Zakiyah Ansari (left) of the Alliance for Quality
Education and Ocynthia Williams of United Parents of
Highbridgewere named to the Community Schools
Last month, New York City Mayor Bill de Blasio announced a $52 million investment to turn 40 public schools into community centers that provide wraparound supports to students and their families. This week the mayor announced a Community Schools Advisory Board to help oversee the project. Two longtime parent organizers (and OTL allies!) have been named to the board: Zakiyah Ansari of the Alliance for Quality Education and Ocynthia Williams of Coalition for Educational Justice. Congrats Zakiyah and Ocynthia!
Capitol New York attended the first advisory board meeting where de Blasio explained more about the community schools project:
"De Blasio said his administration wanted to 'get under the hood and fix things essentially' in education, until eventually 'you can walk into any school and feel that it's a good choice for your child.'
'Community schools are one of the thrusts that will have potentially the biggest impact,' de Blasio said, explaining that community schools would boost parent involvement, attend to the needs of children with physical and mental health issues, and help tackle New York's inequality crisis.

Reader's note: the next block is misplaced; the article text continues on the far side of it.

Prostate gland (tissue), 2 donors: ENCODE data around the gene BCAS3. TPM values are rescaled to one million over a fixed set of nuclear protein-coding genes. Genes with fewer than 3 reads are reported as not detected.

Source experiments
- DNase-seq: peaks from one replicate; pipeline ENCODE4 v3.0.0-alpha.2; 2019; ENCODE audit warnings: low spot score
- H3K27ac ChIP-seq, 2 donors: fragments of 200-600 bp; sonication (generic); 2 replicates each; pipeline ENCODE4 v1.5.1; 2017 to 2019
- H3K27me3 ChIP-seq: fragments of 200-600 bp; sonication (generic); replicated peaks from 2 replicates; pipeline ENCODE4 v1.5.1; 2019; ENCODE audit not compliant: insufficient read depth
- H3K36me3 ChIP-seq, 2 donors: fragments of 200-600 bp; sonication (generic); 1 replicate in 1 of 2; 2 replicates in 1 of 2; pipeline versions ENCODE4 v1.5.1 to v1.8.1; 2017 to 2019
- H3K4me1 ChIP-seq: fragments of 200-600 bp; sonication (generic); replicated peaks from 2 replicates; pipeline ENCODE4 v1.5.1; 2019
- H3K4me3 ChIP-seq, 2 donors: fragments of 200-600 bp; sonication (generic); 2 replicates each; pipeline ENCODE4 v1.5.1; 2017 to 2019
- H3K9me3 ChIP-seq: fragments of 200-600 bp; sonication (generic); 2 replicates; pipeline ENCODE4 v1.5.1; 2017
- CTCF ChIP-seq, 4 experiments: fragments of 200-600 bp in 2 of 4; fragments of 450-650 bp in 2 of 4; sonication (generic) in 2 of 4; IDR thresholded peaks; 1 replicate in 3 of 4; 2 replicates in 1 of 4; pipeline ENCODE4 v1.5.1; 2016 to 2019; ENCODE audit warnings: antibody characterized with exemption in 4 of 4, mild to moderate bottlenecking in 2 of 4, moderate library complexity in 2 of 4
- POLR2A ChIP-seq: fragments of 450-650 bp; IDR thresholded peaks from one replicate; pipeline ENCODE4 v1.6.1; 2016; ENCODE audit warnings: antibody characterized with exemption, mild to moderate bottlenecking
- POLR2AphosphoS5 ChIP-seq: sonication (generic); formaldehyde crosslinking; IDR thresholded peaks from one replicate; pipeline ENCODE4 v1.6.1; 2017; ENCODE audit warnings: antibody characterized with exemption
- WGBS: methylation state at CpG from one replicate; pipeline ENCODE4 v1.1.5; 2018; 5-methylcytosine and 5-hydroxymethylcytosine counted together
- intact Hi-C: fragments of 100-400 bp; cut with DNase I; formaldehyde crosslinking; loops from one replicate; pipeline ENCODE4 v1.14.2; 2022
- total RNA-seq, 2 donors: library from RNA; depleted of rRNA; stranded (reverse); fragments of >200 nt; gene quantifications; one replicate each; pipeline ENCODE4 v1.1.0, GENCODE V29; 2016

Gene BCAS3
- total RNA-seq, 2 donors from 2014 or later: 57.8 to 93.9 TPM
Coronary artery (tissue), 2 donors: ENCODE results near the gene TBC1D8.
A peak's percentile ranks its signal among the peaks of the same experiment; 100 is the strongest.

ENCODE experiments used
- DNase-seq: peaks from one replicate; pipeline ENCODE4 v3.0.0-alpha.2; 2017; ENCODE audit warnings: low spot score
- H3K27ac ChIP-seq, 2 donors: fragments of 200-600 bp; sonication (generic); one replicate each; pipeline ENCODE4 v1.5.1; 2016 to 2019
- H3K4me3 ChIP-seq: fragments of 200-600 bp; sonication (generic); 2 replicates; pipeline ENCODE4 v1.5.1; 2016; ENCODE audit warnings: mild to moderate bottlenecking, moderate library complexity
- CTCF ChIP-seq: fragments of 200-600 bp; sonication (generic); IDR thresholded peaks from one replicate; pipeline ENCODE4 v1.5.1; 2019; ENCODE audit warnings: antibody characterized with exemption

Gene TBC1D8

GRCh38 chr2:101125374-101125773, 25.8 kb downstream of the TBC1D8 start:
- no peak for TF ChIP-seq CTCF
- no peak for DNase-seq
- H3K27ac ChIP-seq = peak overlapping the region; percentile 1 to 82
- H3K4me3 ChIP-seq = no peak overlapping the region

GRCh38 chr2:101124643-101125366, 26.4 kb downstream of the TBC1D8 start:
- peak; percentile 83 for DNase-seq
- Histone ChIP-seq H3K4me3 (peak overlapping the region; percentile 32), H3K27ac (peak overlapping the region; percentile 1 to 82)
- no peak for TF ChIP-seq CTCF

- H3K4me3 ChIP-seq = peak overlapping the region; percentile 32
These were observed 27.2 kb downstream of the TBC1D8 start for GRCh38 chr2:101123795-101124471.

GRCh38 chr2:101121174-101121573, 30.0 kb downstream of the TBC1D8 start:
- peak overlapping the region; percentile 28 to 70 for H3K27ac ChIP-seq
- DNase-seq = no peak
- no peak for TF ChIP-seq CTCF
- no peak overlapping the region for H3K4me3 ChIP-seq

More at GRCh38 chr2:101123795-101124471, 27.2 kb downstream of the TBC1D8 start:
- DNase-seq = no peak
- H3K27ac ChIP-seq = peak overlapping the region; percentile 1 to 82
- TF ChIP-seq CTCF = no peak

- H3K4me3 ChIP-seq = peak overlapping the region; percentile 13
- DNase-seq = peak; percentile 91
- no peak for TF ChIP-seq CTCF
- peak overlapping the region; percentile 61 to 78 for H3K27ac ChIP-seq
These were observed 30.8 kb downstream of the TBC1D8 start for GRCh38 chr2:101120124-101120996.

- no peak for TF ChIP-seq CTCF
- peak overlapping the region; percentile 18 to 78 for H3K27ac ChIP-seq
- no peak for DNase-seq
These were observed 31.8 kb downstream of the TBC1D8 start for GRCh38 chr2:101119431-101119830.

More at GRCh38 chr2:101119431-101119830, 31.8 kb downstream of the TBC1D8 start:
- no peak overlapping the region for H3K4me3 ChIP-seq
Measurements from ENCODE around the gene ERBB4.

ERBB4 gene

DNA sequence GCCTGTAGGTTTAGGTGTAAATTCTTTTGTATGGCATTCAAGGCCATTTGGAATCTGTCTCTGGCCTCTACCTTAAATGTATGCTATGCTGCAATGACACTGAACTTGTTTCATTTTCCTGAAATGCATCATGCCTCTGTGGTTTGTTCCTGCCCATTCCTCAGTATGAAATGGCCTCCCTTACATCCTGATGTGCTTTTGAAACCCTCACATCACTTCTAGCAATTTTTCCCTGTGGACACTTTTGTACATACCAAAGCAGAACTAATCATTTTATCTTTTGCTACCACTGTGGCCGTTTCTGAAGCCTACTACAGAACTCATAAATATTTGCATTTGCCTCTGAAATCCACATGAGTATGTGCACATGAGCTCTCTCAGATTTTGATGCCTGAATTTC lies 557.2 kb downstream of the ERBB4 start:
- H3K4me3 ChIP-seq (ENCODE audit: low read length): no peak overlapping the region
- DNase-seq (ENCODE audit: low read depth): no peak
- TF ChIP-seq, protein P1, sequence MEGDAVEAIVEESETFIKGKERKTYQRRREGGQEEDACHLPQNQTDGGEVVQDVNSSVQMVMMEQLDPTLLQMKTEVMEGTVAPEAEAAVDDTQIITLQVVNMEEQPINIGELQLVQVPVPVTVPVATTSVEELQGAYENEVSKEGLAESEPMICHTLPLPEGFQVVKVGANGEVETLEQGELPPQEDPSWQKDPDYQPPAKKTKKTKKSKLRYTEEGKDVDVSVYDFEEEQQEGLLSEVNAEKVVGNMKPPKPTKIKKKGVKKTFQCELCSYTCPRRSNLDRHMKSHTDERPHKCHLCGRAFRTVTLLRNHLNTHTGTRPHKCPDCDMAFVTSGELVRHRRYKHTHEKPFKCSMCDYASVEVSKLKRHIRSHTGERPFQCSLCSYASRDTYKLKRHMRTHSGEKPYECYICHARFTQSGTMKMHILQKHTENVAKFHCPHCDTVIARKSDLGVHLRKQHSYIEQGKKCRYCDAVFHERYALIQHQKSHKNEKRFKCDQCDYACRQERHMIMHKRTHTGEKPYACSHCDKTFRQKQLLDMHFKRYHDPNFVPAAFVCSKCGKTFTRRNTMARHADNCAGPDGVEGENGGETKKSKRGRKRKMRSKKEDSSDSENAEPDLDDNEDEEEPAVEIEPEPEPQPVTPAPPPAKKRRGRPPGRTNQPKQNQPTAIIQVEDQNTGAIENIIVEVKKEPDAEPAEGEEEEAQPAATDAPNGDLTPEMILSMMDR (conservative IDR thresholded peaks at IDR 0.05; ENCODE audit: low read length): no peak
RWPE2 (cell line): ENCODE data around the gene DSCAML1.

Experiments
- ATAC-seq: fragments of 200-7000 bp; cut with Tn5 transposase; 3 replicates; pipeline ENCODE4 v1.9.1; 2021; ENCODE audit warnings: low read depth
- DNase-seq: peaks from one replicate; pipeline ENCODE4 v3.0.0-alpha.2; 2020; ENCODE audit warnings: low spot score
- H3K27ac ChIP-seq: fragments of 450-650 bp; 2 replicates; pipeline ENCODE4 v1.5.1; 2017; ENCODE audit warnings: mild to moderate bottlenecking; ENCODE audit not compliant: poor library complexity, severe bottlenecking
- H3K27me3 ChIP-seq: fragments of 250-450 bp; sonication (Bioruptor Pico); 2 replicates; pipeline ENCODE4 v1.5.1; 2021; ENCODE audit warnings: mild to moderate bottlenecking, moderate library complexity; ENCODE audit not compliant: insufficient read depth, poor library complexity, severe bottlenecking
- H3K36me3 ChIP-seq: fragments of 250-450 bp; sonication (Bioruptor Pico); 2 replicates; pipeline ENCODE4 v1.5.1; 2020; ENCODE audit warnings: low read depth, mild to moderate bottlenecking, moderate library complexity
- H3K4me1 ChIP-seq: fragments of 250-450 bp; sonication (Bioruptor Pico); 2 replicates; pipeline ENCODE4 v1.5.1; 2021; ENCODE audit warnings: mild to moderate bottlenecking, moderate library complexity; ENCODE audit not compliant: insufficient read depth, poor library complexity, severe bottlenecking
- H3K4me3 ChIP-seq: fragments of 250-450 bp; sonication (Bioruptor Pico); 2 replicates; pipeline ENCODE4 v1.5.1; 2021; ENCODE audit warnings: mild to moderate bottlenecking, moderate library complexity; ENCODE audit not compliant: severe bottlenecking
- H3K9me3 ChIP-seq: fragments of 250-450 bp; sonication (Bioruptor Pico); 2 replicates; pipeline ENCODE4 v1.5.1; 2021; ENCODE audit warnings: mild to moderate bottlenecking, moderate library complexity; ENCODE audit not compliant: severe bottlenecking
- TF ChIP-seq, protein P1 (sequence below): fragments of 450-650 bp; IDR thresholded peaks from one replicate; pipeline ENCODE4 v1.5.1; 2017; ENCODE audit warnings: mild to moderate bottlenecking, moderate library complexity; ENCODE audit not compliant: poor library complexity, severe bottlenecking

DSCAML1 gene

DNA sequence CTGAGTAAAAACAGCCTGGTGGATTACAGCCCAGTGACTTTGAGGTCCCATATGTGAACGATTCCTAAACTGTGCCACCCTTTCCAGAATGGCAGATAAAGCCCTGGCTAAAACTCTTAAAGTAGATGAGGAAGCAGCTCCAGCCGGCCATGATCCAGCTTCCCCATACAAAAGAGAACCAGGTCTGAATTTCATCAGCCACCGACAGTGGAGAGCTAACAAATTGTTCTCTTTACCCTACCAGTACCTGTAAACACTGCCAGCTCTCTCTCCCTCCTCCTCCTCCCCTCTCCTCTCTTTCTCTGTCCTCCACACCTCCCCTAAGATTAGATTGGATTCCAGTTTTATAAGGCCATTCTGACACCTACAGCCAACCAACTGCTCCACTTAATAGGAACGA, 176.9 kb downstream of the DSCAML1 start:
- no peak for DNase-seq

Community schools are generally found in low-income neighborhoods and include wraparound services for students and their families, including health, dental and nutritional services, as well as English classes for parents."
Advocates and organizers in NYC have long been fighting for more investment in this community school model. In May, advocates and organizers in New York City rallied for community schools as part of a national day of action with the Alliance to Reclaim Our Schools. Check out video from the event below. And check out the Coalition for Community Schools to learn more about what community schools do and the dozens of cities nationwide that are using them successfully.